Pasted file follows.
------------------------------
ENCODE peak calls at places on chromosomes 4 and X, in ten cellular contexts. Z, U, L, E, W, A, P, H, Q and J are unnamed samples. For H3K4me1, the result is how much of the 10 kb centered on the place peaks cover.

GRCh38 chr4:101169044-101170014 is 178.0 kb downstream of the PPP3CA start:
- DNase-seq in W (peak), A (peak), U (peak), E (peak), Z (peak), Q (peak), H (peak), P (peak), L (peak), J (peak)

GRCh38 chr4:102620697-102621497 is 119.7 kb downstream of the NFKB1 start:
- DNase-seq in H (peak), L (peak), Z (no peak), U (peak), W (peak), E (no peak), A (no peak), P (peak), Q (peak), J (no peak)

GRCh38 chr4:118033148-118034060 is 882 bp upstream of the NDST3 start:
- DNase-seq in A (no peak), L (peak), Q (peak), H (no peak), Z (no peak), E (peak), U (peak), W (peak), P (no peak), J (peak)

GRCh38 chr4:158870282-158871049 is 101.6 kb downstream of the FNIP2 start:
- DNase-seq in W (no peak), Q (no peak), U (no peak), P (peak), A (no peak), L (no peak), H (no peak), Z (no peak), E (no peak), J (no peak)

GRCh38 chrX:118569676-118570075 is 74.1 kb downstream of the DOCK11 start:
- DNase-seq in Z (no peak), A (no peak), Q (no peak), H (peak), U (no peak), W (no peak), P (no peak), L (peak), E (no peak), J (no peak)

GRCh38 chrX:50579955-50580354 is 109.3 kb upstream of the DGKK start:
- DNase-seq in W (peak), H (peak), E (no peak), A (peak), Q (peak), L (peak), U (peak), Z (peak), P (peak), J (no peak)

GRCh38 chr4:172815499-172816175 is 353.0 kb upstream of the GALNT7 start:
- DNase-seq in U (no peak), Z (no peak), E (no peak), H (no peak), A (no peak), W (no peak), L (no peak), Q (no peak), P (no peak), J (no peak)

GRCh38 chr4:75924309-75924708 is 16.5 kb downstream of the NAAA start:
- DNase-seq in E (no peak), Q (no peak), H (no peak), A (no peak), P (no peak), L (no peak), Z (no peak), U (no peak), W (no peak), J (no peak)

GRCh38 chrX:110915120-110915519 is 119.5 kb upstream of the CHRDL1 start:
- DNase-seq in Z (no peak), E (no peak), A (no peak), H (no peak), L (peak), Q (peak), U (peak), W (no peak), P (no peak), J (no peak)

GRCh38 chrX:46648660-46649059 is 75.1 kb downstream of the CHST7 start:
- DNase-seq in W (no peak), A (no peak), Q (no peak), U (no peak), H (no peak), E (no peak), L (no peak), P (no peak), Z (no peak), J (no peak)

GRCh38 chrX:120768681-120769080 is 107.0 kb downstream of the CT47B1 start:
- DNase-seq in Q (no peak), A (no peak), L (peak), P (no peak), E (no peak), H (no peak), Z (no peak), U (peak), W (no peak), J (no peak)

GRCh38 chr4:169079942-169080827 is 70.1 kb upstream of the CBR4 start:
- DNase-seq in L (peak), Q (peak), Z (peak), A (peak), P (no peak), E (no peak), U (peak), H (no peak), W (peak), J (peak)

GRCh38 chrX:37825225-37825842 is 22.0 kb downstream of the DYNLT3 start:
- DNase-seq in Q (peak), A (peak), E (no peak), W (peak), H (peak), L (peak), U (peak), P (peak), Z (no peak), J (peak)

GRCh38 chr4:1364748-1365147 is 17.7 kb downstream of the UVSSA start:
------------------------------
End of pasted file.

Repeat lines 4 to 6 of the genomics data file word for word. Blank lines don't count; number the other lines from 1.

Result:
GRCh38 chr4:102620697-102621497 is 119.7 kb downstream of the NFKB1 start:
- DNase-seq in H (peak), L (peak), Z (no peak), U (peak), W (peak), E (no peak), A (no peak), P (peak), Q (peak), J (no peak)

GRCh38 chr4:118033148-118034060 is 882 bp upstream of the NDST3 start: